odds to all independent scientists."

- Republican Sen. Charles Grassley of Iowa is demanding to know if BP knew the Deepwater Horizon well could be gushing as much as 60,000 barrels of
oil a day, and failed to inform the public. A team of government and independent scientists announced Tuesday that the flow rate might be as high as 60,000 barrels a day, but Grassley believes BP may have known sooner. A BP document provided to the senator says "an absolute worst case flow rate of 60,000 barrels a day was calculated." The document does not have a date.

- BP claimed it was not government regulators' practice to follow regulations on blowout preventers, according to a June 16 letter from Sen. Charles Grassley obtained by CNN.

- Police arrested Diane Wilson of the activist group Code Pink, accusing her of disrupting the congressional hearing Thursday just as Hayward was beginning his testimony. "You need to go to jail," she shouted. She has been charged with unlawful conduct for disrupting Congress.

- Six in 10 Americans disapprove of how Obama's handling the oil spill in the Gulf of Mexico, a jump from last month, according to a new national poll. A CNN/Opinion Research Corp. survey also indicated that a vast majority of the public disapproves of how BP has handled the environmental disaster and two-thirds say making a profit rather than cleaning up the spill is oil giant's top priority.

- The latest wildlife report said 629 oiled birds have been recovered alive while 829 were found dead and 103 sea turtles were recovered alive while 358 were found dead.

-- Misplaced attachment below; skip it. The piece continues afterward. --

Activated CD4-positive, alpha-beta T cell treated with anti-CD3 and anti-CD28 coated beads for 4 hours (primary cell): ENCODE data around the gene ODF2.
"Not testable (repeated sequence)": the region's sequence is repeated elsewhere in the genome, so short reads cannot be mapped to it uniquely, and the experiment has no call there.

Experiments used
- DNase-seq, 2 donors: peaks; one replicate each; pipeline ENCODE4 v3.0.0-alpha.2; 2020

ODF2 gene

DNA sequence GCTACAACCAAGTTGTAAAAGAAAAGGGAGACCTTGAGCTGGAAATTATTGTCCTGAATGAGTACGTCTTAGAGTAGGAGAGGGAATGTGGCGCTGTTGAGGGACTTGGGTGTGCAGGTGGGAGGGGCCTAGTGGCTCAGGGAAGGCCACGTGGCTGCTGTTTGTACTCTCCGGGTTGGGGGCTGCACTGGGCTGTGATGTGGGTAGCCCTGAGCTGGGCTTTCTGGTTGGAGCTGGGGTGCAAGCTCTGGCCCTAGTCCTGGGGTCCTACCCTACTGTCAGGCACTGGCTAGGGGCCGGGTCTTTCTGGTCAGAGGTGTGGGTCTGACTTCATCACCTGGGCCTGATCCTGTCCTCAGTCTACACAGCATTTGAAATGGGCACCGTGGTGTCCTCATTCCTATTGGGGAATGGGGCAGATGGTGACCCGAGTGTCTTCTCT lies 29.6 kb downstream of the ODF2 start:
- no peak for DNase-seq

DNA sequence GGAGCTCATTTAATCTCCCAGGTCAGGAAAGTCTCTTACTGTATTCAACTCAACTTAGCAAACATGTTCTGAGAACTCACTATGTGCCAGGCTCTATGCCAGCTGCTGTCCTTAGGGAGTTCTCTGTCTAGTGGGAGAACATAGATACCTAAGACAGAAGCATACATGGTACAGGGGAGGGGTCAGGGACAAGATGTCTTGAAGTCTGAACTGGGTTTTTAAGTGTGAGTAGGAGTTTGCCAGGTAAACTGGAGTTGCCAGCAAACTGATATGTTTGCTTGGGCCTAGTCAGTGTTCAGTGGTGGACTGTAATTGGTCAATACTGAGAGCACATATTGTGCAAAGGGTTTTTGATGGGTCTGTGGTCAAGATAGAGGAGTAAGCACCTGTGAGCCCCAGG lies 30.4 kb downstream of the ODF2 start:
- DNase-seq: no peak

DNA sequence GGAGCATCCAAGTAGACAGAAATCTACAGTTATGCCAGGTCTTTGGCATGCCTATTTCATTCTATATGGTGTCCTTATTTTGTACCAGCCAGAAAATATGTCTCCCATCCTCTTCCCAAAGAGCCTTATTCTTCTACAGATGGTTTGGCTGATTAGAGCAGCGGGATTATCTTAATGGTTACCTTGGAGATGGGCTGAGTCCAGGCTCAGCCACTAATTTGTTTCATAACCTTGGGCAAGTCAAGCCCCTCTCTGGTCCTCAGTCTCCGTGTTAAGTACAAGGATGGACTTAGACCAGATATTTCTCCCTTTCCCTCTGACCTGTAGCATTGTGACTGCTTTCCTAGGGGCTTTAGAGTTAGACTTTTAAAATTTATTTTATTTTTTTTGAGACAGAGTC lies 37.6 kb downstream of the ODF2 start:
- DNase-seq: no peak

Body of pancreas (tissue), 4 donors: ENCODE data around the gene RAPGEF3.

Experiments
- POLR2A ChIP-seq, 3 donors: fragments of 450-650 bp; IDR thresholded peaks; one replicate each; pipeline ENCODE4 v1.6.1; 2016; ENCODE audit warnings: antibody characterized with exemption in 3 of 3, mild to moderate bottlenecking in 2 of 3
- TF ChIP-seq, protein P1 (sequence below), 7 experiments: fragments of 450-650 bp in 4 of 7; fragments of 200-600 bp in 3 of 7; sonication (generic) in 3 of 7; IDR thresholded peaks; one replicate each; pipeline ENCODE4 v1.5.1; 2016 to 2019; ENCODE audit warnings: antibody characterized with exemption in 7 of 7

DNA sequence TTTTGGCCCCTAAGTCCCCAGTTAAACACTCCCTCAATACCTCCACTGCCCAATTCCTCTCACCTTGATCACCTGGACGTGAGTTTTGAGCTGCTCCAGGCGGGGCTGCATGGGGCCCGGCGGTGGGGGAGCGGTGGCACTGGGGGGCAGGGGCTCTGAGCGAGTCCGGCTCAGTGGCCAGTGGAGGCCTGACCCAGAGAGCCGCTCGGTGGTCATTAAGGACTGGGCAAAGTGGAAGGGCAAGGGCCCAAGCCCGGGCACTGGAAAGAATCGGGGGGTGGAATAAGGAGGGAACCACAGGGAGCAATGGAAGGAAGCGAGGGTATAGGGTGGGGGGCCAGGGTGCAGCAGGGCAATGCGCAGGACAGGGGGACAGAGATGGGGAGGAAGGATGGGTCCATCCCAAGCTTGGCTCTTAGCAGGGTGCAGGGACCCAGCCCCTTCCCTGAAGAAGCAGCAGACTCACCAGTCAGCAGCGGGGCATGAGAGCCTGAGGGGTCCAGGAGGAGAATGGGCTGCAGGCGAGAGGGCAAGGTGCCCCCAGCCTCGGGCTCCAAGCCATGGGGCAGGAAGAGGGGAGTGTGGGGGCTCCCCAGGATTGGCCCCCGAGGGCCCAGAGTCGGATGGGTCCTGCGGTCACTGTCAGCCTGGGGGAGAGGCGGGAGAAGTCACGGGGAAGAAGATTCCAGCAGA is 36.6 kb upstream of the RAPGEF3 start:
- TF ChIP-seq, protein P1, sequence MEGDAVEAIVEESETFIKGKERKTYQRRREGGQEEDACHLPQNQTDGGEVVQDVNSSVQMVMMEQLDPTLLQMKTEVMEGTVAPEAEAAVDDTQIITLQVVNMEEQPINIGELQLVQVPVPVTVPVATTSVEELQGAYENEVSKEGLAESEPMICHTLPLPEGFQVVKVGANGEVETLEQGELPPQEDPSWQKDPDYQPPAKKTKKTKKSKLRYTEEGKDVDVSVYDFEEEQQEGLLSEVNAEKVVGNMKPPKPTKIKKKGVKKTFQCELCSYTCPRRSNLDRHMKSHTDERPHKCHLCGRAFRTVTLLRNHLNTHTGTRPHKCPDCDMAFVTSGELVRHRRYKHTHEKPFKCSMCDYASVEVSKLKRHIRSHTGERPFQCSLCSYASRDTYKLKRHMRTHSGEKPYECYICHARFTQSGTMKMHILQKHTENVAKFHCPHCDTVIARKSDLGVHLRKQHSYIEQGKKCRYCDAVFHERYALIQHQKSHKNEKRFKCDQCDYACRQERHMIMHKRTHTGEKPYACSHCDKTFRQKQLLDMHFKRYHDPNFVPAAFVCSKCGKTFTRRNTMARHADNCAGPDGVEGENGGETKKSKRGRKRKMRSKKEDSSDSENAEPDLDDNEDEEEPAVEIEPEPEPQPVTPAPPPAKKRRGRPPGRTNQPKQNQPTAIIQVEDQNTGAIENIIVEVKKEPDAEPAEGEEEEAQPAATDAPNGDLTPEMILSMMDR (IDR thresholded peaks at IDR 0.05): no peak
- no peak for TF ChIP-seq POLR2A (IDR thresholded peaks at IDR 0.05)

FULL POST

June 15th, 2010
03:06 PM ET

Day 57: Oil disaster latest developments

[Updated at 9:07 p.m.] Here are the latest developments on the oil disaster in the Gulf of Mexico, which unfolded after the oil rig Deepwater Horizon exploded on April 20:

LATEST DEVELOPMENTS

- President Barack Obama vowed Tuesday to unleash whatever resources may be needed to contain oil and clean up from the biggest environmental disaster in the nation's history.

- Obama predicted that, "in the coming days and weeks," efforts to stop the leak "should capture up to 90 percent of the oil leaking out of the well." By later in the summer, a relief well is expected to stop the leak completely.

- BP's response: "We share the president's goal of shutting off the well as quickly as possible, cleaning up the oil and mitigating the impact on the people and environment of the Gulf Coast. We look forward to meeting with President Obama tomorrow (Wednesday) for a constructive discussion about how best to achieve these mutual goals."

- Oil containment efforts were suspended twice on Tuesday, the Deepwater Horizon Unified Command said on its website.

FULL POST

June 15th, 2010
10:36 AM ET

GOP lawmaker: Let's just discuss how to 'plug the well'